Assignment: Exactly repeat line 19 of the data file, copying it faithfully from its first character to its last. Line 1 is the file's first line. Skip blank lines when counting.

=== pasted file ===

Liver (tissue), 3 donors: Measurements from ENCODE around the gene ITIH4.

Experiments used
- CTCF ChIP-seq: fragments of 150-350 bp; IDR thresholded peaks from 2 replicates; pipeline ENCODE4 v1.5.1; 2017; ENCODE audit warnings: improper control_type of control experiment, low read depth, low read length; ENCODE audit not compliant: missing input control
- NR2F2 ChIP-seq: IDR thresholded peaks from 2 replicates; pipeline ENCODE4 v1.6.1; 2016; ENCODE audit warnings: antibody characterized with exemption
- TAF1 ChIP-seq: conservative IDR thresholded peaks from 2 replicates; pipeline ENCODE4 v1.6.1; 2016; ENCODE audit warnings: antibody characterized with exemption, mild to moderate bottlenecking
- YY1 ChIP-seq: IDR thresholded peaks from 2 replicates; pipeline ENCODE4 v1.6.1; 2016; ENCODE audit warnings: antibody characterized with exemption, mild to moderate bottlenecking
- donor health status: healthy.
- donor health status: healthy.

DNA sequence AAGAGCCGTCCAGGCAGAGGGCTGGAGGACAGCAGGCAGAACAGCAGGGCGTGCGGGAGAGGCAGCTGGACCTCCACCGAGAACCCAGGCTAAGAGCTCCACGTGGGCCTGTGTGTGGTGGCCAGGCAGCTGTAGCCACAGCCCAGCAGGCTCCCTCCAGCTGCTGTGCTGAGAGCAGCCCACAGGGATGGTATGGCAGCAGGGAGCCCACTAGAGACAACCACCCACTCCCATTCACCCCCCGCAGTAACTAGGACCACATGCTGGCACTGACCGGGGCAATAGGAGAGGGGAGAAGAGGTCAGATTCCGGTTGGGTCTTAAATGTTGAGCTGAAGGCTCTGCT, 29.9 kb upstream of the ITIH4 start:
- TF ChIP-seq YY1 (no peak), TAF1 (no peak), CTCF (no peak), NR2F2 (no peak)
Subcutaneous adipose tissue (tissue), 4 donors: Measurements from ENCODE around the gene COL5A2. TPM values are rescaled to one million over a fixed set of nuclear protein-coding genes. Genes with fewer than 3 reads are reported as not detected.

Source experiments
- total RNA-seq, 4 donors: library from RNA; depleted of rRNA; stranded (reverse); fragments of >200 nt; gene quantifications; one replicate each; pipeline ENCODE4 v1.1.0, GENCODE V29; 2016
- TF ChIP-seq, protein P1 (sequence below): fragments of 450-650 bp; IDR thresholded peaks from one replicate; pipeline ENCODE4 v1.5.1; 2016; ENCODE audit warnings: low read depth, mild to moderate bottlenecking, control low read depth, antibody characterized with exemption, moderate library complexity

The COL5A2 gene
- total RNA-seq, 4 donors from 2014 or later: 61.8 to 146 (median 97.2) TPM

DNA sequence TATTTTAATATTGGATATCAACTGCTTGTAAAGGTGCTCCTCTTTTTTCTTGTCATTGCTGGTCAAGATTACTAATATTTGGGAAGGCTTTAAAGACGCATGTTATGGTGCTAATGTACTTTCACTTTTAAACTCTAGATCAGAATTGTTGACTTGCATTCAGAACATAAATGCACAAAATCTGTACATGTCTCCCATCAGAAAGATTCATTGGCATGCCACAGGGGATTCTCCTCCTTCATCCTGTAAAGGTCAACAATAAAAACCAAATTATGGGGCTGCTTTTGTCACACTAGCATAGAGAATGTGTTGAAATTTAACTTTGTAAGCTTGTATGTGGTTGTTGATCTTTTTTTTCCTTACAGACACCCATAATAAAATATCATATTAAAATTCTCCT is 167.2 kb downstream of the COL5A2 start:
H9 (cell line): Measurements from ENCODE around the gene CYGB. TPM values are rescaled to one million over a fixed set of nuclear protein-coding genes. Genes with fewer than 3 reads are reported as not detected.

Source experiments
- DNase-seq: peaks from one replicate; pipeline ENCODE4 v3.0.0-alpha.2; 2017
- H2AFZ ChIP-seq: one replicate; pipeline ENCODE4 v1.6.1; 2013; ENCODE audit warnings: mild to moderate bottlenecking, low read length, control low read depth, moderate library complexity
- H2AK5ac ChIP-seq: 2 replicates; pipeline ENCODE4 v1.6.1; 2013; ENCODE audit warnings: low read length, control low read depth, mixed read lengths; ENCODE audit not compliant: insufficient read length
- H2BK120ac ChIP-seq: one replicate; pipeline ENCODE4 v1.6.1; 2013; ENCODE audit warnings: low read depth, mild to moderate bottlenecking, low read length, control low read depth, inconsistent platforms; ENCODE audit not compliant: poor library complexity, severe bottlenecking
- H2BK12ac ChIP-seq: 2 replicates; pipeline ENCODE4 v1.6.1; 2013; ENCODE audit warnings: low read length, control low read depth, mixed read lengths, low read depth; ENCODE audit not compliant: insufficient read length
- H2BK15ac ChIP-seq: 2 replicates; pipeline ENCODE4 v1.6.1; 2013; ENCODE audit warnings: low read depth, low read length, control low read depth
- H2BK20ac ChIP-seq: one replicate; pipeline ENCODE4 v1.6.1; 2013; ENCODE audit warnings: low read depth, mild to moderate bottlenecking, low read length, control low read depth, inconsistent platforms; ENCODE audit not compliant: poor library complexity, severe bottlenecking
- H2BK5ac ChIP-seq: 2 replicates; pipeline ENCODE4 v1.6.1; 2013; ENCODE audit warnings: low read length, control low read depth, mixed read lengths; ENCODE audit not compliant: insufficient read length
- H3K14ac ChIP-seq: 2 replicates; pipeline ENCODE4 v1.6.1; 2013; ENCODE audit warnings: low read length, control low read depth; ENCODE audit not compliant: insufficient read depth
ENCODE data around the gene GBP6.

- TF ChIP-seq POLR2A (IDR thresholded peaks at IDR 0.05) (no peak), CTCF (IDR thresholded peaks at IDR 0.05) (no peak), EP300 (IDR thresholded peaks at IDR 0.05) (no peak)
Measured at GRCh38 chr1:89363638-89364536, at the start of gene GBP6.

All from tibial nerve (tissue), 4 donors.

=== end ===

Source experiments